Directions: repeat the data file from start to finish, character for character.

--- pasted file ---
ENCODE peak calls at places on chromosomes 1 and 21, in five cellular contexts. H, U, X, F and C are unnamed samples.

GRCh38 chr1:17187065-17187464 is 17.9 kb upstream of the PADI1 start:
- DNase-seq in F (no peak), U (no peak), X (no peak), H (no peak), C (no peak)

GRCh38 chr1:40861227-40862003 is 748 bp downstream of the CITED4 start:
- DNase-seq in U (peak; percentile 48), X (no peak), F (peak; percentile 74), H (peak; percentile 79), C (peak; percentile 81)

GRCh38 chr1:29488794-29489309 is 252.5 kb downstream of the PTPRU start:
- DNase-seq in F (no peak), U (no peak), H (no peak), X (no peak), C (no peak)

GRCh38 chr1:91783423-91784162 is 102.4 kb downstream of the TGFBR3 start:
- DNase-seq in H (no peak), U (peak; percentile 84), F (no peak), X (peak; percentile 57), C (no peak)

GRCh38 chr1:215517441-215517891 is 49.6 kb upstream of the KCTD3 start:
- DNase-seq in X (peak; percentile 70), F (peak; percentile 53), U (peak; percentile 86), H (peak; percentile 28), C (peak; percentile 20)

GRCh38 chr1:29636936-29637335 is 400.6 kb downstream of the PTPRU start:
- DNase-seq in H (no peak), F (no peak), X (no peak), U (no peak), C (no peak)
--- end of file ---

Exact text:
ENCODE peak calls at places on chromosomes 1 and 21, in five cellular contexts. H, U, X, F and C are unnamed samples.

GRCh38 chr1:17187065-17187464 is 17.9 kb upstream of the PADI1 start:
- DNase-seq in F (no peak), U (no peak), X (no peak), H (no peak), C (no peak)

GRCh38 chr1:40861227-40862003 is 748 bp downstream of the CITED4 start:
- DNase-seq in U (peak; percentile 48), X (no peak), F (peak; percentile 74), H (peak; percentile 79), C (peak; percentile 81)

GRCh38 chr1:29488794-29489309 is 252.5 kb downstream of the PTPRU start:
- DNase-seq in F (no peak), U (no peak), H (no peak), X (no peak), C (no peak)

GRCh38 chr1:91783423-91784162 is 102.4 kb downstream of the TGFBR3 start:
- DNase-seq in H (no peak), U (peak; percentile 84), F (no peak), X (peak; percentile 57), C (no peak)

GRCh38 chr1:215517441-215517891 is 49.6 kb upstream of the KCTD3 start:
- DNase-seq in X (peak; percentile 70), F (peak; percentile 53), U (peak; percentile 86), H (peak; percentile 28), C (peak; percentile 20)

GRCh38 chr1:29636936-29637335 is 400.6 kb downstream of the PTPRU start:
- DNase-seq in H (no peak), F (no peak), X (no peak), U (no peak), C (no peak)